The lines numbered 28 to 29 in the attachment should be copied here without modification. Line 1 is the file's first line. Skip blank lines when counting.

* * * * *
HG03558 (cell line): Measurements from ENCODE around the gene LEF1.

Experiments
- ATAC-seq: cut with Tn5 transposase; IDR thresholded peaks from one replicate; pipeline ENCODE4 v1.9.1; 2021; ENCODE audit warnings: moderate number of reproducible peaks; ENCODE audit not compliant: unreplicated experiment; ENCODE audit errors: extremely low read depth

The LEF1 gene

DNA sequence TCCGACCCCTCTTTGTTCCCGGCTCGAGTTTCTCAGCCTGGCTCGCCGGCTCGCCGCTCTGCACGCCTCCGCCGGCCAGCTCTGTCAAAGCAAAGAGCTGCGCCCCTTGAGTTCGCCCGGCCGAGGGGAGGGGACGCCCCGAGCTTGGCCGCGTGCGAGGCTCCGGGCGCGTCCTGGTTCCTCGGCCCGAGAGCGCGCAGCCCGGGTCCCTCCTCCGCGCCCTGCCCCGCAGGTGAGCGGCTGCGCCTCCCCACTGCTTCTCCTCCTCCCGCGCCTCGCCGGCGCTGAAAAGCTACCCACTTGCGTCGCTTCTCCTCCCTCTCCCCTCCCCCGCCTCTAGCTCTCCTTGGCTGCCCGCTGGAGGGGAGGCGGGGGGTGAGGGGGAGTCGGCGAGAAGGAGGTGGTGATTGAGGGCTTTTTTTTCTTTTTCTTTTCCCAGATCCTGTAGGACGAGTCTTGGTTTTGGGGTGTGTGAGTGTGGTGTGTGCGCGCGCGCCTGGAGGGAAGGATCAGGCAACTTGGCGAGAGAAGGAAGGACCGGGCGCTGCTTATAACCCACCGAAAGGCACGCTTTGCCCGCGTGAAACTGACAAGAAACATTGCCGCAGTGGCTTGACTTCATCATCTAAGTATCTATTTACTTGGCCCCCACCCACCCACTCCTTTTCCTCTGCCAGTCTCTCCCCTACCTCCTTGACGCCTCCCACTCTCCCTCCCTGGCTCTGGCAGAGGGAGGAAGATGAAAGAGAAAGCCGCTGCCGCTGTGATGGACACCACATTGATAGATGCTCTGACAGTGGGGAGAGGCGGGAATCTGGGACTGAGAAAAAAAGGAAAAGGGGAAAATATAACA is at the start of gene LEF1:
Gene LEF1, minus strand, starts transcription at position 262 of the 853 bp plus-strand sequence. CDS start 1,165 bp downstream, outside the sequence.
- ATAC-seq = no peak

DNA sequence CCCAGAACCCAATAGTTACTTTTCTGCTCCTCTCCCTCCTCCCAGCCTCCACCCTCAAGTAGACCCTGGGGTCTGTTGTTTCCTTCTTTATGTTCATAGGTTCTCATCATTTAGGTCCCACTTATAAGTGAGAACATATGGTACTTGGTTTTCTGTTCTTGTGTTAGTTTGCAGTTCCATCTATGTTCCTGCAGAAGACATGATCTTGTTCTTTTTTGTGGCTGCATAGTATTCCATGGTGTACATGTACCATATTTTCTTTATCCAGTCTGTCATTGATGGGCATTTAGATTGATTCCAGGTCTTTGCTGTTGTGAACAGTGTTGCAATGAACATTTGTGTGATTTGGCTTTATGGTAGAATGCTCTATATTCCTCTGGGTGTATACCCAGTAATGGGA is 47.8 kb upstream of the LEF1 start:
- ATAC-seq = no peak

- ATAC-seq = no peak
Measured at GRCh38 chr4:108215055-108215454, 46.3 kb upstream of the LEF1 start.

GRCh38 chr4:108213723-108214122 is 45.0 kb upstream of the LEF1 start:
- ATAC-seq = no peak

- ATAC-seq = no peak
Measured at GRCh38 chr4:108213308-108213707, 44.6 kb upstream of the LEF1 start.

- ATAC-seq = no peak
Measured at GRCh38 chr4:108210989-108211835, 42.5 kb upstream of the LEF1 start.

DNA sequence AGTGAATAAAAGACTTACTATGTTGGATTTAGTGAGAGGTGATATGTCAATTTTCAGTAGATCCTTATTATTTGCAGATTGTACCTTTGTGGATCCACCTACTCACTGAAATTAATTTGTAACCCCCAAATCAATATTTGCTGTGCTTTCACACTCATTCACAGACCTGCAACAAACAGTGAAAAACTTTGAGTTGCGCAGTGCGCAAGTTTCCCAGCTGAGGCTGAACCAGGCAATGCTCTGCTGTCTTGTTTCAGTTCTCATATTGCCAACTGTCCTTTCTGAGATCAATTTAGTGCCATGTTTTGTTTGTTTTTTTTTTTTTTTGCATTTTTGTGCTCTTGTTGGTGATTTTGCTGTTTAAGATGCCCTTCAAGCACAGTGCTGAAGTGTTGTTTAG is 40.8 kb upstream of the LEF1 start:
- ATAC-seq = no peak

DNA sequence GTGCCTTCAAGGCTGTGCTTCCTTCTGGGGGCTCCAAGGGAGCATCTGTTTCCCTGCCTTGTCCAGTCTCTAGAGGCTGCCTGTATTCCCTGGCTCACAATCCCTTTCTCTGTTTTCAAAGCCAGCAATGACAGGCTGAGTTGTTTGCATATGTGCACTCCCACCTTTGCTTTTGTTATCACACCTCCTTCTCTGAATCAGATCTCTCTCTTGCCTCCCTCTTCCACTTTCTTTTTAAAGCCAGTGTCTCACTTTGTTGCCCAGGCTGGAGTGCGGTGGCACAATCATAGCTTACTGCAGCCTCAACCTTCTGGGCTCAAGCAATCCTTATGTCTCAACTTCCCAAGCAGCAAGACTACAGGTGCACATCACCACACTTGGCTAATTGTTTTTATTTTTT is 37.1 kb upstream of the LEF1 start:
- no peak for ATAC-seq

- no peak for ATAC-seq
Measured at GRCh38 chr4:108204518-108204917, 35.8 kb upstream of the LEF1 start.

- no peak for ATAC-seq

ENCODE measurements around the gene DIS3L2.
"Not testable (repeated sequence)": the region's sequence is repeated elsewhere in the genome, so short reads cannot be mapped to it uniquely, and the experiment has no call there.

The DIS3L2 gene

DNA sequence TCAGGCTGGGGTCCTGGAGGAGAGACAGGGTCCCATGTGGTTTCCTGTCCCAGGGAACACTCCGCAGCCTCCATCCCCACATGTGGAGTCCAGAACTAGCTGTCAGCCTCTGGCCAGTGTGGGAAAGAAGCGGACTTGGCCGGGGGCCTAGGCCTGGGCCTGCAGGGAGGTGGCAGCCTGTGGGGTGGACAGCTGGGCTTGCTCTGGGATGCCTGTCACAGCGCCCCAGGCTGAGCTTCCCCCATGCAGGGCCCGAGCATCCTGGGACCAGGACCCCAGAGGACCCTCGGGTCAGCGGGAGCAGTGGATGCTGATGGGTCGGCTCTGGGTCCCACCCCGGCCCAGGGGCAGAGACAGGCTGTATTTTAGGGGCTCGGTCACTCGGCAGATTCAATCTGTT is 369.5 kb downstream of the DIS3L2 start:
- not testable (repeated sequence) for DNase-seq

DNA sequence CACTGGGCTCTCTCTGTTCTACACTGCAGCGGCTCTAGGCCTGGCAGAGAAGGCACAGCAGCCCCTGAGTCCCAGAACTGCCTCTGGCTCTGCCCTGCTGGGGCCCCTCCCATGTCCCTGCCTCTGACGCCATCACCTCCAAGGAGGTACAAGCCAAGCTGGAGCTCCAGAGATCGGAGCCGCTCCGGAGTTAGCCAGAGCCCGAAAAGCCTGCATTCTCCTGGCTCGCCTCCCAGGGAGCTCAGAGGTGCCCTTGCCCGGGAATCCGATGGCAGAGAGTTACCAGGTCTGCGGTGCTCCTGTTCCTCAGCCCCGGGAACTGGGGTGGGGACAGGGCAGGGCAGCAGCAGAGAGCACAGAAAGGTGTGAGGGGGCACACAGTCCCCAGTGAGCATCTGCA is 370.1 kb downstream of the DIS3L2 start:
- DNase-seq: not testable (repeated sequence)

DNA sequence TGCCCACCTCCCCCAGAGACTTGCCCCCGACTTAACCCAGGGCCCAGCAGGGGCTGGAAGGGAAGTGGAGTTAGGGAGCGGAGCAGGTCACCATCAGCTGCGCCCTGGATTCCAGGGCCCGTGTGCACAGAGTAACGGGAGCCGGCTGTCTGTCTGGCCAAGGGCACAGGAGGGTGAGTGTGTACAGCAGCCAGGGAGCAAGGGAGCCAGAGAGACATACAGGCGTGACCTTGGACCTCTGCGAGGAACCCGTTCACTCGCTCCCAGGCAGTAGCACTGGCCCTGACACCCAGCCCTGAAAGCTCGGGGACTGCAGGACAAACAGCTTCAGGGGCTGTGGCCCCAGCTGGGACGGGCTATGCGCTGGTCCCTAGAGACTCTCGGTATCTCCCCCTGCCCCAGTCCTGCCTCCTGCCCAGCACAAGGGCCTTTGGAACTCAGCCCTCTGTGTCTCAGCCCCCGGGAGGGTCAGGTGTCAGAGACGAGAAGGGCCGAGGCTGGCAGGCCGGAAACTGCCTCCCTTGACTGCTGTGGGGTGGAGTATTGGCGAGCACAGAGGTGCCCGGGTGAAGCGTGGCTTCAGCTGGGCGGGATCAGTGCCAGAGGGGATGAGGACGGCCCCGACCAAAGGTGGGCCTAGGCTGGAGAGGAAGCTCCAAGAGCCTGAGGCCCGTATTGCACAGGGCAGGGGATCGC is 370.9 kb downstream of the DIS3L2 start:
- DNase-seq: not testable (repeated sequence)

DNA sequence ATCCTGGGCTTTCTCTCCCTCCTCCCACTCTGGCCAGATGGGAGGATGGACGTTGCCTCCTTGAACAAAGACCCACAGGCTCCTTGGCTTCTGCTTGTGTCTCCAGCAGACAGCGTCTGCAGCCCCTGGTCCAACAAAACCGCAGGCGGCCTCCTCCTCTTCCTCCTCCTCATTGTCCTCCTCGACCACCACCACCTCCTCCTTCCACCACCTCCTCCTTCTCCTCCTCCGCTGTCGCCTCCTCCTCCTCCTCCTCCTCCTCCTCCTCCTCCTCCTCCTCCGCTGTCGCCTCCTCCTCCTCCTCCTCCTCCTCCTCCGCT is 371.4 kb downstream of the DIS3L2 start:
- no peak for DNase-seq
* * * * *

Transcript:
DNA sequence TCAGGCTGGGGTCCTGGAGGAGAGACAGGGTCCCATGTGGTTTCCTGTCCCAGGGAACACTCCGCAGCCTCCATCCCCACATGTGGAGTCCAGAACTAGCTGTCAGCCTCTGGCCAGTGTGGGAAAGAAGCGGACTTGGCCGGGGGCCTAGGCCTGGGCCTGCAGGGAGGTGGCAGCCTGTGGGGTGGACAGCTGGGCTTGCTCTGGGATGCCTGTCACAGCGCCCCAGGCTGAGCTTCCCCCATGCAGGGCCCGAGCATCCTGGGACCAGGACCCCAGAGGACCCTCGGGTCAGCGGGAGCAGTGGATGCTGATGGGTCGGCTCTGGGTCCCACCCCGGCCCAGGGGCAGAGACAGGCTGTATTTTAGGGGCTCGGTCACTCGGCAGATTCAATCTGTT is 369.5 kb downstream of the DIS3L2 start:
- not testable (repeated sequence) for DNase-seq